“One of my favorite things about teaching at MIT Sloan is the diversity and high quality of students. They are eager to learn new things, they think independently, and they're willing to tackle difficult issues.”
An international legacy
MIT Sloan’s international learning ventures began in the 1930s with student camping tours of industrial Europe. Sponsored by the Thorne-Loomis Foundation, the tours were structured around site visits to European manufacturing plants. Travel arrangements were anything but glamorous; students drove from country to country in a converted bus outfitted with sleeping quarters and a makeshift kitchen.
The advent of World War I brought an end to the camping tours, but in the 1950s MIT Sloan resurrected international student travel through its Sloan Fellows Program. The inaugural Sloan Fellows international field trip brought students to Montreal and Ottawa, where they met with managers at several organizations to gain insight into foreign business practices. Later field trips were mainly throughout Europe.
Establishing ties in Russia and China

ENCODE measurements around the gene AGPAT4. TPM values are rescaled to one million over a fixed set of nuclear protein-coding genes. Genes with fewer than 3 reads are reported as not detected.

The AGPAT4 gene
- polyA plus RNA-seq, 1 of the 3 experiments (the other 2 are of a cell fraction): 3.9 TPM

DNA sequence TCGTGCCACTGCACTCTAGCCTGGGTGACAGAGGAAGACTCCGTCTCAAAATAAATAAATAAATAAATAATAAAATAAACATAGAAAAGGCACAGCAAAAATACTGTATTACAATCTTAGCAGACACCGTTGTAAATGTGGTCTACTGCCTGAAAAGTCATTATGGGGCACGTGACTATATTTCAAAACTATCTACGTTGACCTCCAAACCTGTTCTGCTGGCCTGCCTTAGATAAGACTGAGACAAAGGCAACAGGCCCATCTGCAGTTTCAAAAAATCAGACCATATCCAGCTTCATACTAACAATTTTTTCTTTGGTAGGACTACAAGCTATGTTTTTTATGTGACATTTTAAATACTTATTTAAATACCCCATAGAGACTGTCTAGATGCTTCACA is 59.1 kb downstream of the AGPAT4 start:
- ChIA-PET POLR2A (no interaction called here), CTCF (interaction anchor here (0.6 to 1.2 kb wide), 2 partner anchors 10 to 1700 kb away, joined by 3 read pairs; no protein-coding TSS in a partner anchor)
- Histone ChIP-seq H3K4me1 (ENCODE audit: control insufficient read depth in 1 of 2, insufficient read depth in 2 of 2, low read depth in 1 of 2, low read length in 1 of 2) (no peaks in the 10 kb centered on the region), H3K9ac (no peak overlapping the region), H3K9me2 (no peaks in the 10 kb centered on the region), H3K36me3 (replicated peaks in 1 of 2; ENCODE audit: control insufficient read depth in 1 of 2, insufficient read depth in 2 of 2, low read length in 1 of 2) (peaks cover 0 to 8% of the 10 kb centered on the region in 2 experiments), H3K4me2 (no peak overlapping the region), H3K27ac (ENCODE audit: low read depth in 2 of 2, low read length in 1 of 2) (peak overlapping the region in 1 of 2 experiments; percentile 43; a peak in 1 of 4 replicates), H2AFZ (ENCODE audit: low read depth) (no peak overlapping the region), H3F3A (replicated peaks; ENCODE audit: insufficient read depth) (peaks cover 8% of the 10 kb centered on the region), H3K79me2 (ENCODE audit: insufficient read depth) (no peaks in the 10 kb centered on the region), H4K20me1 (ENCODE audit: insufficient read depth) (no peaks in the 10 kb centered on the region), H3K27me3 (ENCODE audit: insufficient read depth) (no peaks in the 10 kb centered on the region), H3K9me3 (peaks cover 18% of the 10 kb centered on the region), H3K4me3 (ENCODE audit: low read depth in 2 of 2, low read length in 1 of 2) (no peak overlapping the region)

In the 1950s, MIT Sloan began collaborating with the former Soviet Union’s State Committee for Science and Technology. Using the Sloan Fellows international field trip as a platform, MIT Sloan sent student groups to Moscow to visit businesses and meet with their leadership teams. In exchange, executives from the Soviet Union came to MIT Sloan to take classes as visiting Sloan Fellows.
A similar arrangement was established in China, which laid the groundwork for MIT Sloan’s subsequent engagements throughout China and the Asia-Pacific region. The School’s first formally recognized partnerships in China were established in 1996 with Tsinghua University and Fudan University.
While Asia-Pacific continues to be a key area of international activity for MIT Sloan, the past decade has seen exciting new collaborations in Portugal, Turkey, India, and Brazil. In 2013, MIT Sloan expanded its presence in Latin America by opening the MIT Sloan Latin America Office in Santiago, Chile, the School’s first office outside the United States.
"Three things impress me the most here at MIT: energy, diversity, and creativity. As an IFF, I am so fortunate to be here and to learn from the "masters" of graduate education. Everyone here is so generous that they share with us their experiences and expertise. It is truly an eye-opening and mind-blowing adventure which I will remember forever."